You know that sugar can be bad for your kids’ smiles. It can lead to cavities, and too much sugar increases their likelihood of developing gum disease. But what can be done about it? Limiting kids’ sugar can feel like a battle, but it doesn’t have to be that way. Your preventive dentist has a few tips to help your whole family develop healthier habits, including consuming less sugar and more smile-friendly foods.
Helping Your Kids Eat Healthier Can Help Protect Their Smiles
You already know that your kids need to be eating fruits, vegetables, dairy and lean protein to build strong bodies. But did you know their dietary choices can also have drastic effects on their oral health?
To help protect their precious smiles, it’s important to provide them with plenty of healthy foods, and also to avoid too much sugar, which can lead to dental decay.
One of the simplest things you can do is start reading your packaged foods’ labels. While many healthy foods like fruit and milk have naturally occurring sugars, it is best to avoid a lot of added sugars, which could be listed as cane sugar, corn syrup, or simply dextrose. According to the U.S. Food and Drug Administration, people three-years-old and over shouldn’t be eating anymore than 12.5 teaspoons of added sugar each day. The World Health Organization offers even more stringent guidelines, suggesting kids limit added sugars to three teaspoons a day, and adults to 6 teaspoons.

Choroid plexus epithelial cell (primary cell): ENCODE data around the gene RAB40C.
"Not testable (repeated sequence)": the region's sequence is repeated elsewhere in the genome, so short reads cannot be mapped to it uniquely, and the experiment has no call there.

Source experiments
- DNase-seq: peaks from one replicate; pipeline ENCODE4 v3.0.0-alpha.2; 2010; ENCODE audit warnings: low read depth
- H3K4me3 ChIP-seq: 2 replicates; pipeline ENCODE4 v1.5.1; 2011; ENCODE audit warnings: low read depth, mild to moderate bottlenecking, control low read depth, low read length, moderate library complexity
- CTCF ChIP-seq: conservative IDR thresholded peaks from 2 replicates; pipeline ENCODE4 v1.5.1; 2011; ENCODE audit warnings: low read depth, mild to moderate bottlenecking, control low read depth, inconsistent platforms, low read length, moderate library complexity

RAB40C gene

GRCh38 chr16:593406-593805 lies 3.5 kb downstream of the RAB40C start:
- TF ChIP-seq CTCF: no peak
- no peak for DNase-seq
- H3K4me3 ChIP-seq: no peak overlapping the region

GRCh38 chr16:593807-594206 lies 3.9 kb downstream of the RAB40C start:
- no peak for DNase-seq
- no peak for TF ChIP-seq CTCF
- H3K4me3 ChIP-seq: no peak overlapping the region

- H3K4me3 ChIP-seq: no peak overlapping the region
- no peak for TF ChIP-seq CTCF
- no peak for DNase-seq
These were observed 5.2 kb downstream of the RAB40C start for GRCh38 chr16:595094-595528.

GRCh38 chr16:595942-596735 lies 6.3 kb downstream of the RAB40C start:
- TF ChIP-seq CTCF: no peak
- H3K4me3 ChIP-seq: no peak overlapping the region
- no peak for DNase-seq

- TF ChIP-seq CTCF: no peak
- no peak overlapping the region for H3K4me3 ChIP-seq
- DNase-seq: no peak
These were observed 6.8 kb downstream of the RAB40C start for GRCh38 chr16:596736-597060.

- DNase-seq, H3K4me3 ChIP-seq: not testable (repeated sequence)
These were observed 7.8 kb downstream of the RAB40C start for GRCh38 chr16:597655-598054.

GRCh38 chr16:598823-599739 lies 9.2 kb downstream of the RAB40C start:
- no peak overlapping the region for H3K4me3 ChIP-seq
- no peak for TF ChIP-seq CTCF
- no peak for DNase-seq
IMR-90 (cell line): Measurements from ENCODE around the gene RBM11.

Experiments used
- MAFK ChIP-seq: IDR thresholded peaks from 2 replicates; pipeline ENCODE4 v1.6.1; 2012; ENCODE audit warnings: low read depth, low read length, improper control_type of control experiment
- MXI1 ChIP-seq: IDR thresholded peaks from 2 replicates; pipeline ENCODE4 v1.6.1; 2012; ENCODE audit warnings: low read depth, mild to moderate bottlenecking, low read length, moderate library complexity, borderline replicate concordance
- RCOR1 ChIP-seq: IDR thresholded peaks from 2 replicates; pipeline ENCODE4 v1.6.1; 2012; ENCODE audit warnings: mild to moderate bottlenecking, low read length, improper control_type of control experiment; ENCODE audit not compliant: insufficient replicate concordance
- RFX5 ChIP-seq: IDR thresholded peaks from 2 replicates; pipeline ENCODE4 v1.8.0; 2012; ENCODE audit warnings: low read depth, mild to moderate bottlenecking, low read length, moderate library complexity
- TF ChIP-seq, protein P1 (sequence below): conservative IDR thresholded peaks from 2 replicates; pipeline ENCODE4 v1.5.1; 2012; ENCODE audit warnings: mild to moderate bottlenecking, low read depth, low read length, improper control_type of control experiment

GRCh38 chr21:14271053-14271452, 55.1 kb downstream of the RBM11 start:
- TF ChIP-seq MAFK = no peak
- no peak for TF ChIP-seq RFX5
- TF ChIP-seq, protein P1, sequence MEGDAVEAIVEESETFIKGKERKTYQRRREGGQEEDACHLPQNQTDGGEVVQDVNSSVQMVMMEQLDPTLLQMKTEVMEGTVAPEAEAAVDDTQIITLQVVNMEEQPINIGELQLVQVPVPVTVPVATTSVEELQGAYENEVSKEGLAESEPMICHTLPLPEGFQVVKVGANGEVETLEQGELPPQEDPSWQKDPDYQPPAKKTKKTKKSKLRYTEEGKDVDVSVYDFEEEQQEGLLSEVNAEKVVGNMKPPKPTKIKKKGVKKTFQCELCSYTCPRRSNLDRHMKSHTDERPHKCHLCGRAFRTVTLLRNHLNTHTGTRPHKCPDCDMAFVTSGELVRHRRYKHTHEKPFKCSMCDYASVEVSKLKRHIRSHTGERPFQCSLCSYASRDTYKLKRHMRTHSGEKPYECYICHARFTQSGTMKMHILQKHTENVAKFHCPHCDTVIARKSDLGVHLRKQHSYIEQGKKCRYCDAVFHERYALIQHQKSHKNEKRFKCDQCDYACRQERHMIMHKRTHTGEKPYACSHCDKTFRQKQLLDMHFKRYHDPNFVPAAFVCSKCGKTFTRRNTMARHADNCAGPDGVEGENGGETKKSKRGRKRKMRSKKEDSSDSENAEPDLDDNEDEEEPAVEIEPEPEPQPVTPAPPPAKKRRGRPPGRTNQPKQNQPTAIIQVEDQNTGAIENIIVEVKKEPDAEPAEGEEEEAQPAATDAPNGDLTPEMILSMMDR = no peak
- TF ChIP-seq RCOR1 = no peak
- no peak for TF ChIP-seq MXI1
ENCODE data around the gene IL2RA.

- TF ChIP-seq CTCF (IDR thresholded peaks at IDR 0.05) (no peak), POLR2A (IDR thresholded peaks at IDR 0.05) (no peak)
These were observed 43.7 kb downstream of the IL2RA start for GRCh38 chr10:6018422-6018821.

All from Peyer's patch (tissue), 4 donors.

Even seemingly healthy foods like granola bars, yogurts, juices or sports drinks can sometimes be incredibly high in added sugar, so check the labels before adding anything to your cart.
Since drinks are often enjoyed over longer periods of time than foods, sugary beverages can be especially dangerous to the teeth. Try to limit your kids’ drinks to milk and water, which are the safest options for their smiles. (Milk also provides nutrients needed for both strong teeth and strong bones!)
Obviously even with a healthy diet and regular dental hygiene, it is important to make sure your children attend regular checkups and cleanings, in order to keep their smiles healthy.